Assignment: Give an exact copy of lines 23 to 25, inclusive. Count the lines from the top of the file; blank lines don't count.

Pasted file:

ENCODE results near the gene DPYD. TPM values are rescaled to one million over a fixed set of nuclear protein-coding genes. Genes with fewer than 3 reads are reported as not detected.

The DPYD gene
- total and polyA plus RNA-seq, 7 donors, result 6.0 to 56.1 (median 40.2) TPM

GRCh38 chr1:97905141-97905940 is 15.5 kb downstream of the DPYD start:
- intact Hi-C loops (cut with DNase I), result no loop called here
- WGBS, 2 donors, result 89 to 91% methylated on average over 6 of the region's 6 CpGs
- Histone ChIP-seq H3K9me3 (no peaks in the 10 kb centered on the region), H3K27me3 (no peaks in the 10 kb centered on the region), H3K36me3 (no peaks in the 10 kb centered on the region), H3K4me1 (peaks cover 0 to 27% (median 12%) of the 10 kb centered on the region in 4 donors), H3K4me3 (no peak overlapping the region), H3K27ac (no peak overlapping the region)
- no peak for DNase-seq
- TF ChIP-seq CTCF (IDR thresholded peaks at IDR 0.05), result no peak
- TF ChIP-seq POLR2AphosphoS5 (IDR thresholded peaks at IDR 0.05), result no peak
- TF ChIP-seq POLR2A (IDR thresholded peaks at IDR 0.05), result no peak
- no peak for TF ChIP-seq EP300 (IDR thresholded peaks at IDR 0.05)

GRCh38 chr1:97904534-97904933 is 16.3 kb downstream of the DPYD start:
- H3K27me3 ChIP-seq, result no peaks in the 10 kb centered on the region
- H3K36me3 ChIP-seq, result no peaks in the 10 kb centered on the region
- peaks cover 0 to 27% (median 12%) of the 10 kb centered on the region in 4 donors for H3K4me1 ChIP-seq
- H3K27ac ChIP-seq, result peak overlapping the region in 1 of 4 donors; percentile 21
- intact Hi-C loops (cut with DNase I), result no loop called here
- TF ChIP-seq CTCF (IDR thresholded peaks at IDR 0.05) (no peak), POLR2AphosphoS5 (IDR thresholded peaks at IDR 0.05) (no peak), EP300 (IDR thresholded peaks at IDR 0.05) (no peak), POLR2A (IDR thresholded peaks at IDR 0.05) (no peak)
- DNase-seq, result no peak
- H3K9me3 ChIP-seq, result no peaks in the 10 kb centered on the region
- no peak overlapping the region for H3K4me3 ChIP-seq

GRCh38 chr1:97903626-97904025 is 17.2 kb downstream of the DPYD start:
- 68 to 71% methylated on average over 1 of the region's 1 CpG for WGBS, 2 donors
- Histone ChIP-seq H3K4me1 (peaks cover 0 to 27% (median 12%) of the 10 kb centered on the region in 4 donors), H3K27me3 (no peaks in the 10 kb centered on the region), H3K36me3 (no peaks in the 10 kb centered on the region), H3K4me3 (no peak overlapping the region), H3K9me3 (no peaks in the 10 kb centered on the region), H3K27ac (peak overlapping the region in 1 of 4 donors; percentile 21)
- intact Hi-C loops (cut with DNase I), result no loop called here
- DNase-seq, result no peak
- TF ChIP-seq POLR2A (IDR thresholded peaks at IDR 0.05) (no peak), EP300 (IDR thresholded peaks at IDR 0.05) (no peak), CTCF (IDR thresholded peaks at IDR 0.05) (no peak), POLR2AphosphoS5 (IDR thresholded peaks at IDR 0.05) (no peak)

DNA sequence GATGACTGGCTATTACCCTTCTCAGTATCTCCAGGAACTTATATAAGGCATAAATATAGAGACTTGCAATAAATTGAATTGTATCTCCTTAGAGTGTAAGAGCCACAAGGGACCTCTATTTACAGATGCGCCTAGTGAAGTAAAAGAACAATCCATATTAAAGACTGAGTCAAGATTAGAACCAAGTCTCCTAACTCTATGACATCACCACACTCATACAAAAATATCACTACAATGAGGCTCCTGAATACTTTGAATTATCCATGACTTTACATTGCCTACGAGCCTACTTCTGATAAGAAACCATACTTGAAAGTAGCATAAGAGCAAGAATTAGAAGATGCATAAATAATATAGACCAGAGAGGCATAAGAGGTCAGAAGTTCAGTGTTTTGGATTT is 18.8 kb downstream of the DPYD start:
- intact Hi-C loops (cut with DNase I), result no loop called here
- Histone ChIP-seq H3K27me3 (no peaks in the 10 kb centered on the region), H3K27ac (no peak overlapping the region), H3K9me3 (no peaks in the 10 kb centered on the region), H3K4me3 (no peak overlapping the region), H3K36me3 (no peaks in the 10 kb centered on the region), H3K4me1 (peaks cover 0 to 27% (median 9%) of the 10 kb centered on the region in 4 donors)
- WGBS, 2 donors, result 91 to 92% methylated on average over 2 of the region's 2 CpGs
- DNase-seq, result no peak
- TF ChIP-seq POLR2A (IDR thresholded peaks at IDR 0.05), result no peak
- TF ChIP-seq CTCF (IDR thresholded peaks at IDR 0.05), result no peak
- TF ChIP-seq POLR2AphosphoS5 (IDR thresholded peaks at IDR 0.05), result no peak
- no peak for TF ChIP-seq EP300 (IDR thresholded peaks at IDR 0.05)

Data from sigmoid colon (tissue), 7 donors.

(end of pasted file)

GRCh38 chr1:97903626-97904025 is 17.2 kb downstream of the DPYD start:
- 68 to 71% methylated on average over 1 of the region's 1 CpG for WGBS, 2 donors
- Histone ChIP-seq H3K4me1 (peaks cover 0 to 27% (median 12%) of the 10 kb centered on the region in 4 donors), H3K27me3 (no peaks in the 10 kb centered on the region), H3K36me3 (no peaks in the 10 kb centered on the region), H3K4me3 (no peak overlapping the region), H3K9me3 (no peaks in the 10 kb centered on the region), H3K27ac (peak overlapping the region in 1 of 4 donors; percentile 21)